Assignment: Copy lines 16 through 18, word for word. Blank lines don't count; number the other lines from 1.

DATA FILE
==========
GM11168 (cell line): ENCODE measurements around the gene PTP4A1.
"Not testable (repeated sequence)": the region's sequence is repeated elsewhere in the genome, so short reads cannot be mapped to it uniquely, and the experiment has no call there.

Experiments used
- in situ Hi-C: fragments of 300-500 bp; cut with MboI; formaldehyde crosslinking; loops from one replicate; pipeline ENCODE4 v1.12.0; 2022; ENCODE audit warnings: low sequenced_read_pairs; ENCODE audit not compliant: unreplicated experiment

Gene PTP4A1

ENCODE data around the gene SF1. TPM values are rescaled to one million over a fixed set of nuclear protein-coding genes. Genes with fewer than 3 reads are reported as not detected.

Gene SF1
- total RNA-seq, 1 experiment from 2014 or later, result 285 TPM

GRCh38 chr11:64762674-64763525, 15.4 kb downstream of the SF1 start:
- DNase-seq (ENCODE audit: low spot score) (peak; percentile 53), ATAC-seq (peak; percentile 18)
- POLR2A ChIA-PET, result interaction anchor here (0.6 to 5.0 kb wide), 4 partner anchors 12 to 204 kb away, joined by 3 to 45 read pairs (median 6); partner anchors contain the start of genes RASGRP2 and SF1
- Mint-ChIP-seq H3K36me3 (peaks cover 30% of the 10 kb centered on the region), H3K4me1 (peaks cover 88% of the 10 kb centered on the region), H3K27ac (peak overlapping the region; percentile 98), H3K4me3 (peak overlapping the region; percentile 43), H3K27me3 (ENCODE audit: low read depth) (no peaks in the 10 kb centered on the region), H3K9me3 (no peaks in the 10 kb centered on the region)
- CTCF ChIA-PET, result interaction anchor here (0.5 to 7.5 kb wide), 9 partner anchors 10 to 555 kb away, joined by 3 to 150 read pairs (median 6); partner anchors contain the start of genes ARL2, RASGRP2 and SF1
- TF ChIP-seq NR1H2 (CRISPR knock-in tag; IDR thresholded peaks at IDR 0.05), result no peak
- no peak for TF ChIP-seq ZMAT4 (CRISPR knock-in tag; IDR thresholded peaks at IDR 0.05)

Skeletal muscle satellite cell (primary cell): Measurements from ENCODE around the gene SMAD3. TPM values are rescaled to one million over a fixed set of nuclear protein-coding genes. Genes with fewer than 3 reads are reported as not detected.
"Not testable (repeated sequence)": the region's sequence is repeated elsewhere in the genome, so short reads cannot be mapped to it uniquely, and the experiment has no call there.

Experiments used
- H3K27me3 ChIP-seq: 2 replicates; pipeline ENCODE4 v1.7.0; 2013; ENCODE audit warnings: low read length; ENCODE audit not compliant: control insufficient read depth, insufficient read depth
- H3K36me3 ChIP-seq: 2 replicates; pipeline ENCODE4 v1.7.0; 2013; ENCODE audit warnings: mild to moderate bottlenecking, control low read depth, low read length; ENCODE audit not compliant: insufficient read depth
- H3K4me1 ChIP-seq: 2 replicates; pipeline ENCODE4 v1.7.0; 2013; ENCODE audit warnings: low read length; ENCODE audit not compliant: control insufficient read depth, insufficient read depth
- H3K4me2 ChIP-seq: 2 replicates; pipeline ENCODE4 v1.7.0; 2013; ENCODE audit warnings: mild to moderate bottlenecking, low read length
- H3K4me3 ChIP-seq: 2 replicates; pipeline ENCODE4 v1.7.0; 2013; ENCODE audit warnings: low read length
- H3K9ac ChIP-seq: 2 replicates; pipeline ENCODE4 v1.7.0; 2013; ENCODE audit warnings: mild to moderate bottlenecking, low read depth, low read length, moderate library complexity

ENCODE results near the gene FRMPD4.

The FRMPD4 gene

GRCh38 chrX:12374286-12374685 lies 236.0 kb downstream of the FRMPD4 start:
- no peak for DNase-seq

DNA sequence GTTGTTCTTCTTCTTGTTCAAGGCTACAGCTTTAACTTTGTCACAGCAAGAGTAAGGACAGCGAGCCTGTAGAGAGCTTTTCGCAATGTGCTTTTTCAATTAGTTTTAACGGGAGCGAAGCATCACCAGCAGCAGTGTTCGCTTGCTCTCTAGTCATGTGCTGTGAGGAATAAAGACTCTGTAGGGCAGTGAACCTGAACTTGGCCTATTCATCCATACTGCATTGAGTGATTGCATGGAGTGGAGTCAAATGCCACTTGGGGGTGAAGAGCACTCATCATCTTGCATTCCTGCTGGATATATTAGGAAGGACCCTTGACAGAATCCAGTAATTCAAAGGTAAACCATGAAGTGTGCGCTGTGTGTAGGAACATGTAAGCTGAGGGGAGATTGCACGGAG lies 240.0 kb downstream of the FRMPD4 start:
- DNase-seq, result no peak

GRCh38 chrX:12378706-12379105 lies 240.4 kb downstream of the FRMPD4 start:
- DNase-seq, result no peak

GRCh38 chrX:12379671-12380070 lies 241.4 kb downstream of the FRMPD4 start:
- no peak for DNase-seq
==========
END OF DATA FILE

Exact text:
Skeletal muscle satellite cell (primary cell): Measurements from ENCODE around the gene SMAD3. TPM values are rescaled to one million over a fixed set of nuclear protein-coding genes. Genes with fewer than 3 reads are reported as not detected.
"Not testable (repeated sequence)": the region's sequence is repeated elsewhere in the genome, so short reads cannot be mapped to it uniquely, and the experiment has no call there.

Experiments used